January 19, 2007

STOP and read your (restaurant) labels

We are not the only country that too big for our britches.

In the British Isles, obesity is on the rise. But the British government wants to do something about it. The Food Standards Agency has developed a simply, but effective (maybe too effective, some say), system for figuring out what are the healthy foods you should buy.

You’re standing in a supermarket aisle looking at two similar products, trying to decide which to choose. You want to make the healthier choice but, as usual, you’re in a hurry. Well, help is on the way. Products on sale have traffic light colours on the label to help you make your choice. With traffic light colours, you can see at a glance if the food you’re looking at has high, medium or low amounts of each of these nutrients in 100g of the food.

Red = High
Amber = Medium
Green = Low

You will also see the number of grams of fat, saturated fat, salt and sugar in what the manufacturer or retailer suggests as a ‘serving’ of the food.

So, if you see a red light on the front of the pack, you know the food is high in something we should be trying to cut down on. It’s fine to have the food occasionally, or as a treat, but try to keep an eye on how often you choose these foods, or try eating them in smaller amounts.

Makes sense for the government to standardize the labeling, and provide some direction for its citizens, especially its children.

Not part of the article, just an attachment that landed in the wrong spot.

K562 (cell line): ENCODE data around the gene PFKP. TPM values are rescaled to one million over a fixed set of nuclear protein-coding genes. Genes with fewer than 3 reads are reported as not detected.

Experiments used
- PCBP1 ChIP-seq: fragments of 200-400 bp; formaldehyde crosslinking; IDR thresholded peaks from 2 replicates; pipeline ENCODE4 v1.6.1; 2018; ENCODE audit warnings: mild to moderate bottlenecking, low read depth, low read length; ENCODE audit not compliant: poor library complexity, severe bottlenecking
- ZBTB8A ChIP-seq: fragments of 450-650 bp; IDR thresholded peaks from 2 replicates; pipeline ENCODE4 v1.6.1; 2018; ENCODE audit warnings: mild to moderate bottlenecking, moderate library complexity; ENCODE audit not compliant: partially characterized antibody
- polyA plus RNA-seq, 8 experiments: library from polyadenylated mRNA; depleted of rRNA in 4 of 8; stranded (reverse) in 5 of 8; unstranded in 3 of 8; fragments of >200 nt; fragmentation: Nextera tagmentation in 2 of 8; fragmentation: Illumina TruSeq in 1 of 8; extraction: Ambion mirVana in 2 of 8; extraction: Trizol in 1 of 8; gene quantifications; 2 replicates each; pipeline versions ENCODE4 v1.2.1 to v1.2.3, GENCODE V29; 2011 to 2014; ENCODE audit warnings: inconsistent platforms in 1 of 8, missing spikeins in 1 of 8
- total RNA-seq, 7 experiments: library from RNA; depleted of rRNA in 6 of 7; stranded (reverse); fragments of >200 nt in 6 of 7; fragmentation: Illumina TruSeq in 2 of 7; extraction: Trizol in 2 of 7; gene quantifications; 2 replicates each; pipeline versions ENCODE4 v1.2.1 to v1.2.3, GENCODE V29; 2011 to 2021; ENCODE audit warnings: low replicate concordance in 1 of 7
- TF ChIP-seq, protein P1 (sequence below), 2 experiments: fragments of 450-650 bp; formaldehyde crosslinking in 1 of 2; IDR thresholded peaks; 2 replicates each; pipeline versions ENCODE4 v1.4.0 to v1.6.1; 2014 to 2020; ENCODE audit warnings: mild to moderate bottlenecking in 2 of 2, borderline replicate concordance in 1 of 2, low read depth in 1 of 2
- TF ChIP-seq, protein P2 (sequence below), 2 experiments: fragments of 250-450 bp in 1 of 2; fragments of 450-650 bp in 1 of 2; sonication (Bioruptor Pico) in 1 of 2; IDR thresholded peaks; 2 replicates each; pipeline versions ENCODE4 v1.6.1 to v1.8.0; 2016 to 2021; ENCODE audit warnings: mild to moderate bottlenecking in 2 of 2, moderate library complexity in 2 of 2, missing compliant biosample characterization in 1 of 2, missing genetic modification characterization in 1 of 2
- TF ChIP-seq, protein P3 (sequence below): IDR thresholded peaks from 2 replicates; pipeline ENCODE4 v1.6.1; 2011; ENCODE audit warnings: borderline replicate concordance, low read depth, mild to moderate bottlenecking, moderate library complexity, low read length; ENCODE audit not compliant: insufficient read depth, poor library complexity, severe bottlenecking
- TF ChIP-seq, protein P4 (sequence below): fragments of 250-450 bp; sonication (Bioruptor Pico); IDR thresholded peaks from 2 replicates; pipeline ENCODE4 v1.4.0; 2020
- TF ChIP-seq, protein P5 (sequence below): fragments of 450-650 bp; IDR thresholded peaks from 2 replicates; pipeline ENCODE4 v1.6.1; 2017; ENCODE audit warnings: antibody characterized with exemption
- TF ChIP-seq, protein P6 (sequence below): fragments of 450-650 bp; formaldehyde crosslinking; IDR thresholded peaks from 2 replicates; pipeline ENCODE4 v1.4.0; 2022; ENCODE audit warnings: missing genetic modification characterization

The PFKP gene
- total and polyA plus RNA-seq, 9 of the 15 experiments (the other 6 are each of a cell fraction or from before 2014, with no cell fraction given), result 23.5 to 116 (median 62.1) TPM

In America we have food labeling -- although not as simple as the British system. But it only covers a little more than half the calories you eat. The other 40-50 percent is eaten outside of the home (and your foods properly labelled). Try to get nutritional information -- or just the calories -- on those meals is like eating one french fry. No one knows because it hasn't been done yet.

Some restaurants provide some information on its food. But not one restaurant in America gives you complete nutritional information on a meal you eat there. Don't you think it would be important -- given the fact that so many people are obese -- to know how many calories you are eating when you sit down to a nice Italian meal at your favorite ristorante?

It's important to me as I try to shed 53 years and 100 pounds of incomplete information and too-big-of portions.

But, as most of you know, it's near impossible to calculate the calories or fat in just one dish at a fast food place, let an entire meal. Is that olive oil or trans-fat that the calamari was fried in? Is that lean or prime beef the meatballs are made of? Is that fresh broccoli rabe sautéed in butter, oil, lard or pasta water?

And that's just the tip of iceberg.

So don't the restaurants, cafeterias, fast-food places, convenience stores, and every other place that sells food have a responsibility to provide just a little information so we can have options.

Imagine looking at a menu below. Which would you pick? Who knows. But at least your decision would be based on both food choice, nutrition and what's good for you.

And let's face it. You wouldn't pick the last item, and plow through four red lights.

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